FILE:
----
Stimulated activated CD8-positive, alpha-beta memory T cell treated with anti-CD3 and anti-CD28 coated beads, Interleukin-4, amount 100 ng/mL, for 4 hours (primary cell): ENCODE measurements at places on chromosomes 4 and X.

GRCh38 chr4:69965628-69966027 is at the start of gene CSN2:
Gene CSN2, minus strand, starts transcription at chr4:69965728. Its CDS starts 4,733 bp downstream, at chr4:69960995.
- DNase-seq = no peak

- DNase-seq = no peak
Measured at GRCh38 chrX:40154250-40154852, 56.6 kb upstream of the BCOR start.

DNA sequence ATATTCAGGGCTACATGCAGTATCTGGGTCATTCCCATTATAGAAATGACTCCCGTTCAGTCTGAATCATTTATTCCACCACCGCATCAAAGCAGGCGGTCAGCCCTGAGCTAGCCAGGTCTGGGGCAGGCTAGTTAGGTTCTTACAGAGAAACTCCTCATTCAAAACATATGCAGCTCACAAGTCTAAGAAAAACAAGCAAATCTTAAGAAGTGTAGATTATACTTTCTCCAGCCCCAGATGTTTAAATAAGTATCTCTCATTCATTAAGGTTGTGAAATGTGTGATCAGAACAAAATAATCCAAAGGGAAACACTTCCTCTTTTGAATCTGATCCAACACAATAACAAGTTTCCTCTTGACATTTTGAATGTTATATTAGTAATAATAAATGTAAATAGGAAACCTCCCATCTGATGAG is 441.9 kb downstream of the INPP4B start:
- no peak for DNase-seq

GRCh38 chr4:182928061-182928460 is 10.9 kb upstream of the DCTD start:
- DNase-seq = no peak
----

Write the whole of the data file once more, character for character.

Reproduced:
Stimulated activated CD8-positive, alpha-beta memory T cell treated with anti-CD3 and anti-CD28 coated beads, Interleukin-4, amount 100 ng/mL, for 4 hours (primary cell): ENCODE measurements at places on chromosomes 4 and X.

GRCh38 chr4:69965628-69966027 is at the start of gene CSN2:
Gene CSN2, minus strand, starts transcription at chr4:69965728. Its CDS starts 4,733 bp downstream, at chr4:69960995.
- DNase-seq = no peak

- DNase-seq = no peak
Measured at GRCh38 chrX:40154250-40154852, 56.6 kb upstream of the BCOR start.

DNA sequence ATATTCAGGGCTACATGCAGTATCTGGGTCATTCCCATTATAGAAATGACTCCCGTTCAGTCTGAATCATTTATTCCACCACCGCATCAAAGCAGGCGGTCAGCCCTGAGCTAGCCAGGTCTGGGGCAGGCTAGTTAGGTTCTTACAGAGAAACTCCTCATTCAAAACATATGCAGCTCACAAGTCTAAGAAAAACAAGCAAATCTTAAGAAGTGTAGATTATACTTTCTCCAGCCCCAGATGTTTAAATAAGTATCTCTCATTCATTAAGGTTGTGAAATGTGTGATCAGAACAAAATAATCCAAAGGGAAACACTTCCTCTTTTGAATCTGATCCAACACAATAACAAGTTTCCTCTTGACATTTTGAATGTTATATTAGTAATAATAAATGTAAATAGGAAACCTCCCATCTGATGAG is 441.9 kb downstream of the INPP4B start:
- no peak for DNase-seq

GRCh38 chr4:182928061-182928460 is 10.9 kb upstream of the DCTD start:
- DNase-seq = no peak